Children attended school whenever they could. There were many reasons why children could not attend school all the time. Severe weather conditions especially in the winter, forced children to stay at home. Some rural schools were closed for part of the winter. Children were kept at home to help out with the work on the farm. During harvesting and planting time, children missed school so they could work in the fields. Sickness also kept children at home. If a child missed too much school, they remained in one grade for more than one year. It was difflcult to find teachers for all the one-room schools that were built. In order to qualify for a teaching certificate, a person had to go to school to be trained. The amount of time spent training varied. Some went to school for a couple of months. There were teachers who were sixteen years old, as old as some of their students. Teachers were poorly paid. Most of the teachers were women . Men left teaching for higher paying jobs and women took over more and more of the teaching positions. Women were allowed to teach until they married.

      Inside the One-Room Schoolhouse:

Windows provided the light in a school. Students often worked in dimly lit classrooms. Sometimes oil lamps were used for light. In some of the schools the lamps were mounted on the walls. The first schools were poorly heated. The buildings were cold and drafty in the winter. Basic items were a desk and blackboards, chalk, brushes, slates and a few books. Heating the school : Parents supplied the wood as payment for their childs schooling. A popular stove used for heating one-room schools was the pot belly stove. The stove was placed in the center of the room. Students sitting close to the stove were hot while students who sat futher away complanined of the cold. The teacher or an older student lit the stove before school began so the room had time to warm up. If it was too cold indoores everyone wore their coats till it warmed up. Desk : The teacher sat at a wooden table or desk in the front of the classroom. The first desk for students were just wooden benches ( without backs ) and tables. The benches were very uncomfortable. Some teachers had the boys sit on one side of the room and the girls on the other side. The youngerest children sat at the front of the room. Blackboards : Blackboards were a very important teaching tool. Blackboards were used by both the teacher and the students for assignments and for working out math problems. Some blackboards were made of slate, some were just smooth boards painted black. Paper : Paper was hard to get and expensive. So children used slates to do their work. Slates were like small blackboards. Cloth rags were used to clean the slates. Slate pencils made of chalk or soapstone were used to write with. When parents could afford to buy paper, the paper was made into a notebook. The paper was folded into pages and sewn together. Lines were drawn to create ruled paper.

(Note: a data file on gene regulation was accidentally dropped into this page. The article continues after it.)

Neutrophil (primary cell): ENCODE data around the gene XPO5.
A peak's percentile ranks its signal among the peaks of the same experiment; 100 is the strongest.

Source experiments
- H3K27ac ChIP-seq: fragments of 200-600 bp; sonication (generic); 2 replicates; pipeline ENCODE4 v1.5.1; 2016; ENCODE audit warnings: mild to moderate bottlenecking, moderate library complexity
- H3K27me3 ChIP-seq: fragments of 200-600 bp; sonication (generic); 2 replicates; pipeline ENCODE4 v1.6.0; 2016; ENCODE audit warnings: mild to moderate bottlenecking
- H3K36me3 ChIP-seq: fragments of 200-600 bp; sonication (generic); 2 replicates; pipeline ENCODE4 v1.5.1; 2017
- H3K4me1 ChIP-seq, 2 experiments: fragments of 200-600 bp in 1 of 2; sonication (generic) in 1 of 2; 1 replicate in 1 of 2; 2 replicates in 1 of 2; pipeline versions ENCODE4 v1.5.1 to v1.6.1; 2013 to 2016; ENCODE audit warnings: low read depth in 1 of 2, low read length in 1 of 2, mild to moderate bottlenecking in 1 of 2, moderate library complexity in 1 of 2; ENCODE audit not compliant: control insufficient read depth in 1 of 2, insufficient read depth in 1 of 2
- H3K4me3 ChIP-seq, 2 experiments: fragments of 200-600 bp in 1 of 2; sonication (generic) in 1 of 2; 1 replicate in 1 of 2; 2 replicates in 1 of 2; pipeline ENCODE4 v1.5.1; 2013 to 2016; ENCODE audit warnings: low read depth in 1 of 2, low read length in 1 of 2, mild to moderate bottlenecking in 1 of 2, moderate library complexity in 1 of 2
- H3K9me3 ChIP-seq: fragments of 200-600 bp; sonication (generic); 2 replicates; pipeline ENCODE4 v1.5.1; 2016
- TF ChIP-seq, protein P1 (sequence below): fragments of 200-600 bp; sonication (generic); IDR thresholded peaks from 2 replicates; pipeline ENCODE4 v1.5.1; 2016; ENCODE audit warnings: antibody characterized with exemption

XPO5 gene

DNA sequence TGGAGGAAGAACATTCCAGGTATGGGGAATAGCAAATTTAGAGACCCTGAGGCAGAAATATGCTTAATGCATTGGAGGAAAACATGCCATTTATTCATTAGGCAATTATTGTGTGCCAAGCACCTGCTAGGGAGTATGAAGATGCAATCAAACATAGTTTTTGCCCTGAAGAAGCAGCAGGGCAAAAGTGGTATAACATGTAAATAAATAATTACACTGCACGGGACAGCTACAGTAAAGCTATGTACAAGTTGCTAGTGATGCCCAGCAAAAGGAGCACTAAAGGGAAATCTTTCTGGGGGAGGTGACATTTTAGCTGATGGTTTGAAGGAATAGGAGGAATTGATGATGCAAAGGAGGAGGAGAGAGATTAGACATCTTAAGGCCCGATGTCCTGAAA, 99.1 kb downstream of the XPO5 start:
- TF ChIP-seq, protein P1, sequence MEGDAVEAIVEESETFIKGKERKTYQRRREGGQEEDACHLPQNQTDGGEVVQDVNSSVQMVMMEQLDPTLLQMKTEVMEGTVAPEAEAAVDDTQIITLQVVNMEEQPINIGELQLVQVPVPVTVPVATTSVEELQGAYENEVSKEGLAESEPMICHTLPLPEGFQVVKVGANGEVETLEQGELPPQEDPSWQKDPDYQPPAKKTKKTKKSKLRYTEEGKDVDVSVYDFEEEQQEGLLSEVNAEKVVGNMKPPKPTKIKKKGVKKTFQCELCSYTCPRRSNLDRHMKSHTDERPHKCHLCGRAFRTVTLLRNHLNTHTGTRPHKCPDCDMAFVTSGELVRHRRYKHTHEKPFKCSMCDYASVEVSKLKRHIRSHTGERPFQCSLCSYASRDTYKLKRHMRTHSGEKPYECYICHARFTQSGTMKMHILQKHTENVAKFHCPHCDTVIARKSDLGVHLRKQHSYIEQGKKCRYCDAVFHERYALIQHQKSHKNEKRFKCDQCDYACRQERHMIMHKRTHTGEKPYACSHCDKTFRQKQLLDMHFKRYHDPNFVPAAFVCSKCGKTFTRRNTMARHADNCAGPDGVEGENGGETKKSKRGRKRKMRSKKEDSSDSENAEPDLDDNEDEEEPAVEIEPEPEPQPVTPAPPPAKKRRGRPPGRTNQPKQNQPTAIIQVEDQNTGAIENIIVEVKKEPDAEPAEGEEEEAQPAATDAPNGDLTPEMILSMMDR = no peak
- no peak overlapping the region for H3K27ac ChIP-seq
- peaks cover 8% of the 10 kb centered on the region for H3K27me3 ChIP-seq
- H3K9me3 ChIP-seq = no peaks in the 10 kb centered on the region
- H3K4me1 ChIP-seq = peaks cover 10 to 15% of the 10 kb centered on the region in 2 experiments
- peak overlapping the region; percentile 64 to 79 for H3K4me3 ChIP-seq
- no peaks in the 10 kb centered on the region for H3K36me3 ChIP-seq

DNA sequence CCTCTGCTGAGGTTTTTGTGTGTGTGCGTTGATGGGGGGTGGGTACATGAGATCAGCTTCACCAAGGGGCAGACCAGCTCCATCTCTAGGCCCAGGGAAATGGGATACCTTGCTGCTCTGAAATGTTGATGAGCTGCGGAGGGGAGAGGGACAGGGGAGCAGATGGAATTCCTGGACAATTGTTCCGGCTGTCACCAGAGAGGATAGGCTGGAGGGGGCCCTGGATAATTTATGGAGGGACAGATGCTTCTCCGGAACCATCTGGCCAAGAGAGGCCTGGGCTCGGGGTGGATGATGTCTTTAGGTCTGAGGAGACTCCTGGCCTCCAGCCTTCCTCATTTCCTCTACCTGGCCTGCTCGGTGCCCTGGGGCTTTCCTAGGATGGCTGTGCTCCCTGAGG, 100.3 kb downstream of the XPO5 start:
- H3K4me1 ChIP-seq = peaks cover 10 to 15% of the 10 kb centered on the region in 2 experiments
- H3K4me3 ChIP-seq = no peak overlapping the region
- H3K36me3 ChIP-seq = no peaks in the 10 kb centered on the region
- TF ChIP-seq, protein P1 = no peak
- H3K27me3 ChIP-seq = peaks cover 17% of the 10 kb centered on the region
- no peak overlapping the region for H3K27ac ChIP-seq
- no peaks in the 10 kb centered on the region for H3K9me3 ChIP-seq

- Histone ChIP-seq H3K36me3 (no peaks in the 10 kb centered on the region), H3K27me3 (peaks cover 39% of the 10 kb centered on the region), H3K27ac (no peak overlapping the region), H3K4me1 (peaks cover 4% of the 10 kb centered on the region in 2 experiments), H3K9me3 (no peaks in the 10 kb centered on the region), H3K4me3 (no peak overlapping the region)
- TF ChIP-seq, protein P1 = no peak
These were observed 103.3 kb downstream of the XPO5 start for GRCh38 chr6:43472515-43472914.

There were hooks for the outdoor clothing and shelves for the lunch pails. There was a bench or a stand for the washbasin and a pail of water. Students washed their hands with soap and water. One hand towel was shared by everyone. Since there was no running water, pails of water were brought from a well or from a hand pump. Students took turns getting water. Drinking water was kept in a pail and the students used the same dipper. Clocks were expensive so not every school had one. Maps or a globe were used for teaching geography and history.